- Litigation. Paralegals who are passionate about trial law are often lured to the field of litigation. Often considered a fast-paced environment, litigation paralegals support lawyers as they prepare to take a case to trial, such as by interviewing witnesses.
- Divorce. Paralegals can play an important role in assisting divorce lawyers—tackling responsibilities like sourcing vital paperwork, developing court filings and legal documents (including separation and divorce documents), and conducting interviews.
- Family practice. Paralegals working in family law assist lawyers who are representing clients in family law matters that range from custody matters to prenuptial agreements to divorce cases. In this field, paralegals will spend time developing court documents, organizing financial documents and files, and drafting correspondence.
- Criminal law. In criminal law, paralegals assist criminal defense attorneys or lawyers at prosecutors’ offices by helping to draft paperwork, conduct interviews, gather discovery information, draft motions, and conduct research to help build the legal case.
- Real estate. Dealing with the complexities of real estate law, real estate paralegals assist attorneys with matters related to property—from construction to purchasing to sales. As typical paralegal tasks are often focused on important legal paperwork and contracts (like lease agreements), this field requires a strong attention to detail and multi-tasking skills.
How do you become a paralegal?
No matter the field, paralegals play a pivotal part in a successful law firm. This brings us to our next question: how exactly do you become a paralegal?
In short: it varies.
Because there aren’t any mandatory federal requirements for the education of paralegals, there’s no single journey to becoming one. That said, certain states do require specific certifications or degrees. California, for instance, has developed guidelines on the level of education required for a paralegal.
When it comes to possible education paths, there are over 250 ABA-approved paralegal programs at colleges and universities across the US. These take a variety of formats and lengths (spanning from less than a year to a few years)—and include certificates, as well as associate’s, master’s, and bachelor’s degrees.
Beyond education, many law firms also want to see a mix of skills. These will make candidates more likely to find a rewarding position that offers competitive wages and long-term job security.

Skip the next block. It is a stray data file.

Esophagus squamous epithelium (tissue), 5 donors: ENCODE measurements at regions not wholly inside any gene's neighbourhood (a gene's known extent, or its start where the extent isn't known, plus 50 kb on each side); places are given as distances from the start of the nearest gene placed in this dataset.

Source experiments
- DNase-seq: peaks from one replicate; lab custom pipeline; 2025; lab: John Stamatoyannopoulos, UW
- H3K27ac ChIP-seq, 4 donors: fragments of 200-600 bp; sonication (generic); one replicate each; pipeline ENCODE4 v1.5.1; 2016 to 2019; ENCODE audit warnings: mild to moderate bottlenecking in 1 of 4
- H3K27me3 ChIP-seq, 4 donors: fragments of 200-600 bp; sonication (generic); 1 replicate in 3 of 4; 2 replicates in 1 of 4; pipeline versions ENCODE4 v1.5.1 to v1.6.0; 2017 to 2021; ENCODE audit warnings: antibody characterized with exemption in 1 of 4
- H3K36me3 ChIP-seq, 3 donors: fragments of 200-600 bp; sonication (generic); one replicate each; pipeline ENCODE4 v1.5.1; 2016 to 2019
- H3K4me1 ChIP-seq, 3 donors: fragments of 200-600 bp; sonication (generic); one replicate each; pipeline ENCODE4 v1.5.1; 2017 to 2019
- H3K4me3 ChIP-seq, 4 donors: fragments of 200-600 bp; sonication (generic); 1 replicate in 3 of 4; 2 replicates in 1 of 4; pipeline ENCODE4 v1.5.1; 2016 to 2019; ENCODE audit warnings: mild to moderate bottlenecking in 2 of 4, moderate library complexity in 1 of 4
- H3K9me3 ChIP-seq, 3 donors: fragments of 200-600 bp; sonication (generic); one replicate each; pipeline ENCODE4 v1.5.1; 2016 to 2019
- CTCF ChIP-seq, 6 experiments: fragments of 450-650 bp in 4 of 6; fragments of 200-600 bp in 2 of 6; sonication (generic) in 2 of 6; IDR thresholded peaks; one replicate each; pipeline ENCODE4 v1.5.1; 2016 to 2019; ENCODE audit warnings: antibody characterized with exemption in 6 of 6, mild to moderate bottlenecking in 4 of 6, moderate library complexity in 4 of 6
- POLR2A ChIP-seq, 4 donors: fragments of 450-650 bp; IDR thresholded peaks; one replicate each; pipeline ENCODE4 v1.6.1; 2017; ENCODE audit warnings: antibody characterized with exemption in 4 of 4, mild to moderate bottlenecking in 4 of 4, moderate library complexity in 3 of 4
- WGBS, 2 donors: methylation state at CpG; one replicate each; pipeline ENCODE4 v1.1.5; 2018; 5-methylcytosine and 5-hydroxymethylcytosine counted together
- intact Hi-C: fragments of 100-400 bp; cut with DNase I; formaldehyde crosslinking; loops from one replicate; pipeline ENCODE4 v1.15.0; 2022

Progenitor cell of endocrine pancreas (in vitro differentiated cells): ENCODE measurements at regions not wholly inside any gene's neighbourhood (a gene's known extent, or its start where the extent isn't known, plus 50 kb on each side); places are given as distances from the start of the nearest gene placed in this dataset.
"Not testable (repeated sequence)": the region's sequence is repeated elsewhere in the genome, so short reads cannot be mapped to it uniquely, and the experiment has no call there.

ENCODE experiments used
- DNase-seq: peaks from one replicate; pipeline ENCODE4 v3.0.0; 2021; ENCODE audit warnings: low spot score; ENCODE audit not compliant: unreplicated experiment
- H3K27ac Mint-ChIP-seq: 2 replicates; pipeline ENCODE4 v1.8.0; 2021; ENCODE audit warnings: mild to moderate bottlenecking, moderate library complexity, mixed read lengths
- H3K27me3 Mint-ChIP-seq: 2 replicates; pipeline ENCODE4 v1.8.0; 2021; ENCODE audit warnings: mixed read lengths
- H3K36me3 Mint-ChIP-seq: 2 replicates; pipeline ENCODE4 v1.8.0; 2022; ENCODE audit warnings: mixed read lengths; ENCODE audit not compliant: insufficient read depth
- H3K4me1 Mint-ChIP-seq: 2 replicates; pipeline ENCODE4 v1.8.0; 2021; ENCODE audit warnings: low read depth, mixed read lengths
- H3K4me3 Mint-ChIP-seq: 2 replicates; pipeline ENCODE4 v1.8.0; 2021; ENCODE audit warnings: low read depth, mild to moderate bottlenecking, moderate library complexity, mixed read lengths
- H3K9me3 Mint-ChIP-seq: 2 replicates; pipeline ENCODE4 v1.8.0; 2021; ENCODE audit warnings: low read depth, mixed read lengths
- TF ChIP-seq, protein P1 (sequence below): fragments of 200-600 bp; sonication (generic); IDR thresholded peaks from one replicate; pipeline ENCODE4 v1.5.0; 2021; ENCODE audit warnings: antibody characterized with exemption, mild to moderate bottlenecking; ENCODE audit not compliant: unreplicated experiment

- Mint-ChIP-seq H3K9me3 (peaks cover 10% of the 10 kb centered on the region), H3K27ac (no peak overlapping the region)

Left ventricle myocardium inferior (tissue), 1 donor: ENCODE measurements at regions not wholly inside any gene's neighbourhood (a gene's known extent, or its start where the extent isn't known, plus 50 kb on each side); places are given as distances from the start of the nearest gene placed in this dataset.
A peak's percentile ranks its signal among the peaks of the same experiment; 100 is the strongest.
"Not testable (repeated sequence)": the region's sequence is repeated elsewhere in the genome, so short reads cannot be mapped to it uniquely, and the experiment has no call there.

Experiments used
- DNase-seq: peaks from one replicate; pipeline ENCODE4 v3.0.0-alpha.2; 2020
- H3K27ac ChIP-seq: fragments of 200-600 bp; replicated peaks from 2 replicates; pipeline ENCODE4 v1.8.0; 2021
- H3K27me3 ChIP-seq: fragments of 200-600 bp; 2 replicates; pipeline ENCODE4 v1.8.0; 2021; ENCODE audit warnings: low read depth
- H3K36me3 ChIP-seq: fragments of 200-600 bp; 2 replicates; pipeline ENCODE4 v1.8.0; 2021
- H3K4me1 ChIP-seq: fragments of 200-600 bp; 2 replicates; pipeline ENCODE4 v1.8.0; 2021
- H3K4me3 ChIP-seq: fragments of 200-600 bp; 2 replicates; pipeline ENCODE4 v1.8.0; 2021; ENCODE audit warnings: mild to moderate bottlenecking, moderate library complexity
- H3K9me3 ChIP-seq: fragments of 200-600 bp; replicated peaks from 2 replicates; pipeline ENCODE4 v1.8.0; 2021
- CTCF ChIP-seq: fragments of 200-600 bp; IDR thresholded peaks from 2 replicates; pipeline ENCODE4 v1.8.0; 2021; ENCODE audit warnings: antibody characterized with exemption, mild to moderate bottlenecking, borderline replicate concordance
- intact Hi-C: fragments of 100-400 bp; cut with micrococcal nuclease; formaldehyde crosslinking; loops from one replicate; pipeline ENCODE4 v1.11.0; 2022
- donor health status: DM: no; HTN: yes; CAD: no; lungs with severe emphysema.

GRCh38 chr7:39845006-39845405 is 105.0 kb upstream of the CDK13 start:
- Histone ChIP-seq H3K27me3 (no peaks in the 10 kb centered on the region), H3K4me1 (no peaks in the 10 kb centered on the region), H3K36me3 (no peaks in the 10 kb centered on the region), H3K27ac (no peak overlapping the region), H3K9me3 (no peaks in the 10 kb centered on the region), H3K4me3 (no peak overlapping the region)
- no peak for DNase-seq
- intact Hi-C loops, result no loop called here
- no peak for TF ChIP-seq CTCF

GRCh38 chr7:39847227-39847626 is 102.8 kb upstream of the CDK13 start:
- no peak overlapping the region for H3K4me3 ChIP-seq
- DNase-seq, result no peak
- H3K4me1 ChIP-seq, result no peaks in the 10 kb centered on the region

This includes good communication skills, an attention to detail, interpersonal skills, and strong research acumen. Paralegals also possess a wealth of technical knowledge, especially when it comes to using the legal practice management software to streamline routine tasks and drive greater efficiency.
If you’re interested in learning more, we cover the education requirements in more depth in our piece, How to Become a Paralegal.
Is a paralegal a stressful job?
Like many legal roles, being a paralegal can be stressful at times.
Paralegals are known to work long hours, as they work on everything from office management to case research and preparing legal contracts and documents. As such, paralegal often have a direct impact on the outcomes of matters and cases.
In addition, paralegals often work on critical documents that are presented in court, which demand a high standard. Mistakes or omissions can be costly, both for a firm’s bottom line and their reputation.
Given the high stakes nature of the work, burnout is a real challenge among those who work in this field.
How much do paralegals earn?
According to the U.S. Bureau of Labor Statistics, paralegals earned a median salary of $56,230 per year per year and $27.03 per hour as of May 2021.
Of course, salaries ultimately depend on where you work, the type of organization, as well as one’s education and experience.
For example, states like the District of Columbia and Washington are known to pay the highest wage—with an annual mean wage of $83,420 and $71,900, respectively.
Final thoughts on paralegals
From investigating facts to undertaking vital research, paralegals are key to the success of any legal practice. This indispensable role helps law firms to reach new heights by trimming costs, boosting productivity, delivering exceptional client service, and empowering lawyers to spend more time focusing on work that matters most.
If you’re interested in learning more, we encourage you to discover our additional resources—including our guide on How to Become a Paralegal.